John Guilford's Hikes
Vesper Peak on 1994-05-07
Location: Vesper Peak
People: (including myself): Pam Becker, Rick Kline
My Alt. Real Alt.
Start: 12:00 2100'
Log crossing: 12:20
Start switchbck 12:35
Enter valley: 1:05
Pass: 3:10 4600'
Summit: 5:15 6214'
Headlee Pass: 6:10 ?
End glissade: 6:30
Bottom valley: 6:45
Down switchback 7:35
Log crossing: 7:40
There were quite a few vehicles at the trailhead when we got there. We
ended up parking down the road on a turnout (not all that far from the
trailhead). This early in the year the brush is low enough that one could
clearly see the switchbacks going up the hillside that we'd be traversing
later. As it was early in the year, it wasn't a question of whether we'd
hit snow, but when we'd hit snow. Pam and I had axes and I brought my XC
poles for Rick. By the end of the hike, Rick concluded that the poles were
definitely worth bringing along. You can't see the valley from the
trailhead, so we couldn't judge how much snow they'd be there (we thought
we saw up the valley, but it turns out that that wasn't correct).
The trail starts off through trees and begins climbing right away, crossing
a few streams, one with a bridge, others with logs or stones. In 20
minutes, you come to a good sized stream that has a long wide (2') log
diagonally across it. The top surface of this log has been cut flat and a
pattern has been cut into it to facilitate walking. A smaller branch and
stones are used to get to the base of the large tree. It wasn't too tricky
crossing over, but it was a bit trickier crossing back at the end of the
hike. On the way in, the log was dry except for the very top. By the time
we returned, however, the creek was flowing noticeably faster (the warm day
made lots of snow melt that was finding its way down stream) and more of
the log was damp. Furthermore it was easier to jump from the log onto the
bank than to step across back onto the log. The danger is that you're 5+
feet in the air over the stream, so if you slipped you'd get very wet and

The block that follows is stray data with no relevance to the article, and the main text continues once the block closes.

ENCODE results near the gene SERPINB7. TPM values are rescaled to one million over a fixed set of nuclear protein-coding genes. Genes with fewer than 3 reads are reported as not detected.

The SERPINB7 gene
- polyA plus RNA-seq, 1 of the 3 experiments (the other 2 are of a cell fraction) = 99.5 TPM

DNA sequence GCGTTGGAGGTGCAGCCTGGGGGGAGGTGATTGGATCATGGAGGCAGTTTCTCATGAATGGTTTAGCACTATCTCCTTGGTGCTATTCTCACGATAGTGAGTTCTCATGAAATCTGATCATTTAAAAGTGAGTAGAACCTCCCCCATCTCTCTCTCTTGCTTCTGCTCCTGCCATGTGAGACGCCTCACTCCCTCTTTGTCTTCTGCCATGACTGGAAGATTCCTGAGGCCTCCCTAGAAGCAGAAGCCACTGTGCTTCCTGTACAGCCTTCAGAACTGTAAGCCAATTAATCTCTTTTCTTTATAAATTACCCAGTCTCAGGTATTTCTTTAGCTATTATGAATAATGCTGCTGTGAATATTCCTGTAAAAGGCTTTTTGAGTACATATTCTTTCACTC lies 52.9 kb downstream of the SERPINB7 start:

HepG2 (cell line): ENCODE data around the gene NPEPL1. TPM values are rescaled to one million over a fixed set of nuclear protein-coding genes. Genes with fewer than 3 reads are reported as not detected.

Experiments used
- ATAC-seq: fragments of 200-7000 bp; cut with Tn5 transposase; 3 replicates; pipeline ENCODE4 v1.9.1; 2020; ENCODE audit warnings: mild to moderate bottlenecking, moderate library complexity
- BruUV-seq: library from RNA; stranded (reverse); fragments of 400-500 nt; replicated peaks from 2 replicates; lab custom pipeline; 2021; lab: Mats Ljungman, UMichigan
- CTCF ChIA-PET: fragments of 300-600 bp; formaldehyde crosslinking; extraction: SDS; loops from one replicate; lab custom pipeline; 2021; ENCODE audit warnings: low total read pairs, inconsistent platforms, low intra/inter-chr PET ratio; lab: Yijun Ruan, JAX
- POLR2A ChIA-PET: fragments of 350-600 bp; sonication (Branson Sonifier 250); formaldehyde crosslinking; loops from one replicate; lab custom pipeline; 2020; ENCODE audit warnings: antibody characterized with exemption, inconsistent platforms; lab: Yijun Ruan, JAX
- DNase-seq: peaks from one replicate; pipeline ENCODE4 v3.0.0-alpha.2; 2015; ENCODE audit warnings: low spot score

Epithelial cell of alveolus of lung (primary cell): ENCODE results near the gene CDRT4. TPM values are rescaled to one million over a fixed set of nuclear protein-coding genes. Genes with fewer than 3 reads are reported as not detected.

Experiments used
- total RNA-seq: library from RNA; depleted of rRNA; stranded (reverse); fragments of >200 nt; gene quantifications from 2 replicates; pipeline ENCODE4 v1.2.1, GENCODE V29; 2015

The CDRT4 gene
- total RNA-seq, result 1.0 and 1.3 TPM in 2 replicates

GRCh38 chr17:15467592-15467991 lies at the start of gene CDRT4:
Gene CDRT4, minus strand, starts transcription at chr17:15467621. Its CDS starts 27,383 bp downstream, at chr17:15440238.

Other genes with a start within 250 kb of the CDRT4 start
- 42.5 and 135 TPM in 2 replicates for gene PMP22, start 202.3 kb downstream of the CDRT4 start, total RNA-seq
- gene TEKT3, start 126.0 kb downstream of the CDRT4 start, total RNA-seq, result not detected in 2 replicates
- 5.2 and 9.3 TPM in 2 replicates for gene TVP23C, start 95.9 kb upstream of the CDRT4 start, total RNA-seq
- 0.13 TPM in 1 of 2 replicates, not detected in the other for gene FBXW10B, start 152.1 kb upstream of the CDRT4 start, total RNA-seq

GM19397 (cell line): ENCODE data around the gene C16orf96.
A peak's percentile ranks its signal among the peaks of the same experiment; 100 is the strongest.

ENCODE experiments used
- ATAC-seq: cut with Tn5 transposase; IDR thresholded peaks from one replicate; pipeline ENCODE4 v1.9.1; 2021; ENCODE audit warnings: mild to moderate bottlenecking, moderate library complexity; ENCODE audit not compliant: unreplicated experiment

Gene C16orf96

likely injured in the fall. However, in all my trips I have yet to find
any problems with the stream crossing, even though it might be a bit scary.
Shortly after the stream crossing, you clear out of the trees and start
switchbacking up a hillside (this is what was visible from the trail head).
After a half dozen switchbacks or so, you cross into some trees and
continue a ways into the bottom of a rounded glacier carved valley.
Usually, this is rock with a trail going through it. This early in the
year, however, we found the entire valley snow filled. It was a warm day,
and we were hiking with t-shirts and shorts (except me, who had long, thin,
nylon pants). We started up the snow field into a cool wind blowing off
the snow. It was easy to see the path of a large avalanche that had some
down the valley (some time in the past). The snow in the avalanche area
was in the form of broken up firmer chunks of snow. This stuff was the
best to walk on, and for the most part we stuck to ascending the valley to
the side of the avalanche runout. Particularly from above, it was easy to
see the path of the avalanche.
Some distance up the valley we paused to put on gaiters and to put on
windbreakers. The breeze varied from non-existent to slightly warm feeling
to down right chilly depending on where we were in the valley. At times it
would be too warm with the windbreakers on and we'd have to take them off.
Other times it would be too cool and we'd have to put them on.
There were a fair number of skiers skiing down from the top of the valley -
both telemarkers and people with mountaineering skis.
On the way up the valley we stopped for some snacking and to put on more
sunscreen. At the far end of the valley, I followed a set of foot prints up